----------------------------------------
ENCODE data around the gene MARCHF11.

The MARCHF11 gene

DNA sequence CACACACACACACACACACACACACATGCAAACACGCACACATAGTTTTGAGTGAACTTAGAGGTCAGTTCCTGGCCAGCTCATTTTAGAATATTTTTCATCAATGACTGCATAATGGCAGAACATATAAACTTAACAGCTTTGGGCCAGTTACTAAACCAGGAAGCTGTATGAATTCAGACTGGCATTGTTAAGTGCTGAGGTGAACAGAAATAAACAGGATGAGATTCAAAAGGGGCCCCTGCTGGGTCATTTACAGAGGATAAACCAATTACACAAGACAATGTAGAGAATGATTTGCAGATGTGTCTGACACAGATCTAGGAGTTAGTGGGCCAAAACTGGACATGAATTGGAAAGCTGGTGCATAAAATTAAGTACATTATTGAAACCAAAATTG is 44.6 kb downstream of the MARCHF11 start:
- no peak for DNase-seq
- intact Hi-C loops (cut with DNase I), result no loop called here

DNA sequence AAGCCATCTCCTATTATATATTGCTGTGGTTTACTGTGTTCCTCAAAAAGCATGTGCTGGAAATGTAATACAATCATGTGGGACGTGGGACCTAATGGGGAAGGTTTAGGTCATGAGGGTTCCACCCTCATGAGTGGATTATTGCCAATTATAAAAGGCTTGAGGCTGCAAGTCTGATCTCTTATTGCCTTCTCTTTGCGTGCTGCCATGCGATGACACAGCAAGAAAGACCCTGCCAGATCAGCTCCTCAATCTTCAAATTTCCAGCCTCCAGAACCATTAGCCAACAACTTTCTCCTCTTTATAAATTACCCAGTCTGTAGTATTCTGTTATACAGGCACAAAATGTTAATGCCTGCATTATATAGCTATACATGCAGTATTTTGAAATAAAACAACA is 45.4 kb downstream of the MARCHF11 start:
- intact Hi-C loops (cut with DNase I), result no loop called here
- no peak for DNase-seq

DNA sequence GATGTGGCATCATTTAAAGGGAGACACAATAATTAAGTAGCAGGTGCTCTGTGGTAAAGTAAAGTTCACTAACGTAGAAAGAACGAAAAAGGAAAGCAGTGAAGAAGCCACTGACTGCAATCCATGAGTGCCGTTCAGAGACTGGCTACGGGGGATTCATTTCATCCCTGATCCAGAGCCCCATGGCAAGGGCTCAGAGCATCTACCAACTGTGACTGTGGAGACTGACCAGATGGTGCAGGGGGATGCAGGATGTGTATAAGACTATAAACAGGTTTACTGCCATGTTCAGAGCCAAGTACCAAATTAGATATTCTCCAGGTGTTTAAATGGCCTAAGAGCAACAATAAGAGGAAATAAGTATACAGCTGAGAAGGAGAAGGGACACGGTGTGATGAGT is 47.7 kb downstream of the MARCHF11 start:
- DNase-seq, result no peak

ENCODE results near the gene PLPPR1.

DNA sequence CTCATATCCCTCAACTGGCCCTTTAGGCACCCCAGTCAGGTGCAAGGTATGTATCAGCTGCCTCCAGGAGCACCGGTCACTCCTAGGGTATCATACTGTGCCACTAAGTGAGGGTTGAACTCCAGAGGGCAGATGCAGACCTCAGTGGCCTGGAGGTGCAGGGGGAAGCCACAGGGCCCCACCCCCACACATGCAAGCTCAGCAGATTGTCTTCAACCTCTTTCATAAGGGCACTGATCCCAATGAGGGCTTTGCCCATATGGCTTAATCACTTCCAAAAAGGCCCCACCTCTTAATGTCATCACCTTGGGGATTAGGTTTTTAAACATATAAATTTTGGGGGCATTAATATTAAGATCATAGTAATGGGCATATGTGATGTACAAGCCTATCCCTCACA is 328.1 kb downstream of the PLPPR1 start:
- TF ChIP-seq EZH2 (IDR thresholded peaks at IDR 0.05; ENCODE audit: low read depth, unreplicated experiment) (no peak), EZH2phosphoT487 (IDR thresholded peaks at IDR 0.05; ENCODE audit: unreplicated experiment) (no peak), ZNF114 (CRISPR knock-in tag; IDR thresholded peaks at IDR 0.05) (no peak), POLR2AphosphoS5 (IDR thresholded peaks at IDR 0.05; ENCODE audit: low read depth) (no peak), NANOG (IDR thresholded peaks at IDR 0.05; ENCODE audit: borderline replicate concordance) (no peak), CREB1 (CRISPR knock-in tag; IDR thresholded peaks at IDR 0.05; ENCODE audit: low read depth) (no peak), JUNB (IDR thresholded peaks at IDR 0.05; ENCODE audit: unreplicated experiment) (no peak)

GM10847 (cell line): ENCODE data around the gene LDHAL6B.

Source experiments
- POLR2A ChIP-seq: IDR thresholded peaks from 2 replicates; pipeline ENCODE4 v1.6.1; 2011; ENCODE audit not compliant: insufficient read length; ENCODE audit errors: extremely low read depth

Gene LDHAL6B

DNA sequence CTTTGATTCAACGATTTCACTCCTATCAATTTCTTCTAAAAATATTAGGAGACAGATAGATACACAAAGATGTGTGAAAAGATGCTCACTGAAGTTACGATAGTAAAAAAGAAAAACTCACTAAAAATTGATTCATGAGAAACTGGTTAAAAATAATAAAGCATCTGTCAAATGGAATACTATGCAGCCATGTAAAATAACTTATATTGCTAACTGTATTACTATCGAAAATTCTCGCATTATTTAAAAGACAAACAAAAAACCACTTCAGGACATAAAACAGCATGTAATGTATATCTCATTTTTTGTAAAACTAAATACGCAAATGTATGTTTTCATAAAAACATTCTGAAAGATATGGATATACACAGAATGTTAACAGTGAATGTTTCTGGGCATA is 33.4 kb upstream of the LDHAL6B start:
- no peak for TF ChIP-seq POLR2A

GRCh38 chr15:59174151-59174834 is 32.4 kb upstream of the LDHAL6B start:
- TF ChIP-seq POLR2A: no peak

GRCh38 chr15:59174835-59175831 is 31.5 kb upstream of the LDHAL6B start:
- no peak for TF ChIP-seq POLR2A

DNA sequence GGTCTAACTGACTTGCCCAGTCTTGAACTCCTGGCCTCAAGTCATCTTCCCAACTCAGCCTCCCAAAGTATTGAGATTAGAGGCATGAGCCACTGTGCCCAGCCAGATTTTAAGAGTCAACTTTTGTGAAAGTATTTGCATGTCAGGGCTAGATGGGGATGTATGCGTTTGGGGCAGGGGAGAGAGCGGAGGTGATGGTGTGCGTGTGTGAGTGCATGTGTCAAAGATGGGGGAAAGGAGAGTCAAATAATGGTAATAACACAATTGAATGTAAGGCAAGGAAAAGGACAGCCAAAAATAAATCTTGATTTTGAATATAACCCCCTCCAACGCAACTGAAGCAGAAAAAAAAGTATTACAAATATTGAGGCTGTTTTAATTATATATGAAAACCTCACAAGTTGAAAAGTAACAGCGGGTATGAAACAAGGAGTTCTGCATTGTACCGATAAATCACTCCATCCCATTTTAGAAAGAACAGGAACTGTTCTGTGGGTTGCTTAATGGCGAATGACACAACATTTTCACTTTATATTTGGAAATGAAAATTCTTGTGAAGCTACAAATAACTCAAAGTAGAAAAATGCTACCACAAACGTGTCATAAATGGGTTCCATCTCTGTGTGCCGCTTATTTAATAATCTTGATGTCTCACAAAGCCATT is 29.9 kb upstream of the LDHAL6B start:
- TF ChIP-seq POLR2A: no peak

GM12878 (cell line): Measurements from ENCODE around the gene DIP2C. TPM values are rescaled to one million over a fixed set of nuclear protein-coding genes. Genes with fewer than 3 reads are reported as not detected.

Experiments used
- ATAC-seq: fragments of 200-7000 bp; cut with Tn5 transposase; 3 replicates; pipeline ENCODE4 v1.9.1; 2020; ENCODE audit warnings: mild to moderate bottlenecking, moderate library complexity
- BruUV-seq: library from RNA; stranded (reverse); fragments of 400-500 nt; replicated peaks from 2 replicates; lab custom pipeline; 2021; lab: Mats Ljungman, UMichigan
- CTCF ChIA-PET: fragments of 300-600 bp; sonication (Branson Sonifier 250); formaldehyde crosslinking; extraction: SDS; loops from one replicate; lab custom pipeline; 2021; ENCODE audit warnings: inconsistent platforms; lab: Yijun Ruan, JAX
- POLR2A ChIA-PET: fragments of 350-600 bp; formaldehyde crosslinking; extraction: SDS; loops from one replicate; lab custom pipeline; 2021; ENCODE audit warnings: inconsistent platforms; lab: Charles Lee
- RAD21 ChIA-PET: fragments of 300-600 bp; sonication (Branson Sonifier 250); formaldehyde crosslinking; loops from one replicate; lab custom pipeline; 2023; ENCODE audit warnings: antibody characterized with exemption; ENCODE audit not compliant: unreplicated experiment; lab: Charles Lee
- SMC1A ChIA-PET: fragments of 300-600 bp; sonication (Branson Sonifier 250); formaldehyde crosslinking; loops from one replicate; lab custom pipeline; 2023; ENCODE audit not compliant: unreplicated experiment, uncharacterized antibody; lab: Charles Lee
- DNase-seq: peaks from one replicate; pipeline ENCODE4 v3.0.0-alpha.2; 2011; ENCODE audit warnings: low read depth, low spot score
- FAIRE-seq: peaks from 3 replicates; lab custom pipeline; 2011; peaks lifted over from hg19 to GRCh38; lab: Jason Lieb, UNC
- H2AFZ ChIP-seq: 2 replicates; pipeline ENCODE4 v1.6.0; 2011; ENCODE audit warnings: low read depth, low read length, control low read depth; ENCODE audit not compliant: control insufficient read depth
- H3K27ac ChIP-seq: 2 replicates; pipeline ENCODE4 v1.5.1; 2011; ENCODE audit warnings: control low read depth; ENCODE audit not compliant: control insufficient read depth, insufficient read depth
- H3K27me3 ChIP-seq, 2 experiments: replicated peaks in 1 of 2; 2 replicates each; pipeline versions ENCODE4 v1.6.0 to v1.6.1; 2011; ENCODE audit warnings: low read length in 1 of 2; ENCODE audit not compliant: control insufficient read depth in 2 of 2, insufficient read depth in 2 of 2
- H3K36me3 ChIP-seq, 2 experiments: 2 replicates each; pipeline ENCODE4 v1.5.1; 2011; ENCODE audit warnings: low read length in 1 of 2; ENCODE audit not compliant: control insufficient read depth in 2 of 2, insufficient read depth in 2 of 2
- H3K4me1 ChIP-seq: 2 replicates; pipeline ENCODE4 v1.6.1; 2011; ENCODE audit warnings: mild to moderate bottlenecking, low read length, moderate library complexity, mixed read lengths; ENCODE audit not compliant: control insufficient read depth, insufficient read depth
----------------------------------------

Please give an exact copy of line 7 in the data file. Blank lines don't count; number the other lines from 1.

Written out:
- intact Hi-C loops (cut with DNase I), result no loop called here